There is still a lot to be done, but our findings provide new insights about the receptors flexibility and the potential mechanism of the interaction with HIV at the entry point of healthy cells, said Ziwei Huang, a professor of biochemistry at the University of Illinois at Urbana-Champaign.
Huang was the principal investigator of the study, which appears in the May 17 issue of the Journal of Biological Chemistry. Huangs team included researchers at the Kimmel Cancer Center at Thomas Jefferson University in Philadelphia and Dana-Farber Cancer Institute at the Harvard Medical School in Boston.
Researchers used computer modeling to predict the structure of chemokine receptor-ligand bonding. Then they synthesized reverse-chirality D-peptides, based on a portion of amino-acid sequences of two natural L-proteins that bond to CXCR4, a chemokine receptor to HIV discovered in the mid-1990s. CXCR4 and CD4, a receptor identifed in the 1980s, are thought to act together to let HIV bond and insert its replicating machinery into cells.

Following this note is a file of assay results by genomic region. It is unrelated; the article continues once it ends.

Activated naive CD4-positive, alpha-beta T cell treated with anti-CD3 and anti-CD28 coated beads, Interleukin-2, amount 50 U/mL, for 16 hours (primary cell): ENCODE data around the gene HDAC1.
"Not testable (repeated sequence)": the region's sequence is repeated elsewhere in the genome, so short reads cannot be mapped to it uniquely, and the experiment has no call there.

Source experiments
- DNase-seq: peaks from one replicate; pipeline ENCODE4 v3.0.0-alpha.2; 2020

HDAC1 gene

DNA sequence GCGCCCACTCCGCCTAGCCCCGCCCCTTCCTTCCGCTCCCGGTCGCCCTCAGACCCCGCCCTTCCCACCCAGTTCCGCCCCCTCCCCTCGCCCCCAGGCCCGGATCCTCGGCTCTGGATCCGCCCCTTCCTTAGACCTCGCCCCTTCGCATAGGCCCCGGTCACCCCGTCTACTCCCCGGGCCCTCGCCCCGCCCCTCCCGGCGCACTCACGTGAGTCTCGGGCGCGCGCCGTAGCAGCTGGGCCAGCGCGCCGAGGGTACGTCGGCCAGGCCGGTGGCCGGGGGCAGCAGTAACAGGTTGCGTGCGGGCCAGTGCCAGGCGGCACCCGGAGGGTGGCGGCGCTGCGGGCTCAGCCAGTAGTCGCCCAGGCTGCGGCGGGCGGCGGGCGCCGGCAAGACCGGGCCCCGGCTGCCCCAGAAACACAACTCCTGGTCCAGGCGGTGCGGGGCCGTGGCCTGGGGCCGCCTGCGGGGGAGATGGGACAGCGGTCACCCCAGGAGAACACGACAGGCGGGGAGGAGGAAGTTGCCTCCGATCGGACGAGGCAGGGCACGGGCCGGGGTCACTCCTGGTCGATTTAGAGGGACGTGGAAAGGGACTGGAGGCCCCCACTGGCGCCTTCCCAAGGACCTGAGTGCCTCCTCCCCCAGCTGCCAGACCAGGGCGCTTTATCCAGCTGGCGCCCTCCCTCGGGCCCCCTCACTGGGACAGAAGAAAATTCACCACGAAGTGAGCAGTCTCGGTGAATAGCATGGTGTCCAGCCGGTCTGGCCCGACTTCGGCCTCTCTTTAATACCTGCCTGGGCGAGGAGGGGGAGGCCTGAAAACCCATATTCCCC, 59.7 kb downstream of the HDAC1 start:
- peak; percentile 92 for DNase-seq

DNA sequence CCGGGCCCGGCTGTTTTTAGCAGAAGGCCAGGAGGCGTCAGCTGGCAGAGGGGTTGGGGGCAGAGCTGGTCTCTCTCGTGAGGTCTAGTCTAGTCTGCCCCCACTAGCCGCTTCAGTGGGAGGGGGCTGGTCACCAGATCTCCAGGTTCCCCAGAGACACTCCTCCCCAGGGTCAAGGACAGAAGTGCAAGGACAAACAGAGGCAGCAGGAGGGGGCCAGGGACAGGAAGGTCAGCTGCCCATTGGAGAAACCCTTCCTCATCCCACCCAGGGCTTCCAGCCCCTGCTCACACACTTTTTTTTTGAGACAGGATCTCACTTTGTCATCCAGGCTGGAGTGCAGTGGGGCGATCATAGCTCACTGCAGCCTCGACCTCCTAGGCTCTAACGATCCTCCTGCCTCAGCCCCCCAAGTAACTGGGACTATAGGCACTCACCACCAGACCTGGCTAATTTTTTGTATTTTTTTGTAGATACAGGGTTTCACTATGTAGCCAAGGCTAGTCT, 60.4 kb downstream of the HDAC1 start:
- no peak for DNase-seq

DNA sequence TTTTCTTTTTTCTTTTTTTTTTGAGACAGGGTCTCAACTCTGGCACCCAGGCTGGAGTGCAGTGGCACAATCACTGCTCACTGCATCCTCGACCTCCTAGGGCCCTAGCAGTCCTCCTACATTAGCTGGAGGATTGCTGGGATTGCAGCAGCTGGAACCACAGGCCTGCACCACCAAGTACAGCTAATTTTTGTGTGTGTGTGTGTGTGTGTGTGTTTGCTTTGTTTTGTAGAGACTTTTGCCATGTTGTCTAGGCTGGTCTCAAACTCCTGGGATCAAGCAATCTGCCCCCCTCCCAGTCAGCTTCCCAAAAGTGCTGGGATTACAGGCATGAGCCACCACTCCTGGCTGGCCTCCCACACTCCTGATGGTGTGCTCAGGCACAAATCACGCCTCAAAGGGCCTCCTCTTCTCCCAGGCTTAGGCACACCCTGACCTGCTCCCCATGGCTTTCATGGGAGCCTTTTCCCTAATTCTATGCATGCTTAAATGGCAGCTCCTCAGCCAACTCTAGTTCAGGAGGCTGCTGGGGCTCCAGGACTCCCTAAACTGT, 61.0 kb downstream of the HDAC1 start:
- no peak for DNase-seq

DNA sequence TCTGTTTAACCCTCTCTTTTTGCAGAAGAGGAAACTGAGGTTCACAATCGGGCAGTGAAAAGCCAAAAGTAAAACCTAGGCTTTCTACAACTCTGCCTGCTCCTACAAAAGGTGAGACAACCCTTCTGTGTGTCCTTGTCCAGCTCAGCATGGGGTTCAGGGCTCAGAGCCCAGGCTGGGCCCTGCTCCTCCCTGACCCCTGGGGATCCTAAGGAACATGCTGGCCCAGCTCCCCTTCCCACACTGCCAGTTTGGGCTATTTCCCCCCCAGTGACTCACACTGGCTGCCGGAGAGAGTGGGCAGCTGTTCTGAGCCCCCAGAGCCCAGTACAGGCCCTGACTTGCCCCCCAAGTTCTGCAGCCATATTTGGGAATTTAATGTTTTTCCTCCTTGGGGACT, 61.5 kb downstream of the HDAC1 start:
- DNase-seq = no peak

Only in rare cases and never involving membrane-class proteins have reverse-chirality peptides bound at identical receptors. We didnt have any expectation that our synthesized peptide would bind to the CXCR4 receptor, Huang said. If you switch the chirality, you have a mirror-image change. Youd expect a different lineup of key amino-acid sidechains. We looked at this out of pure curiosity. We just wanted to see what would happen.
Unexpectedly, he said, these D-peptides displayed strong binding and antagonistic activity toward CXCR4, thus revealing that the peptide binding site on CXCR4 is tolerant of changes in the chirality of ligands, Huang said. Normally, lig
Contact: Jim Barlow
University of Illinois at Urbana-Champaign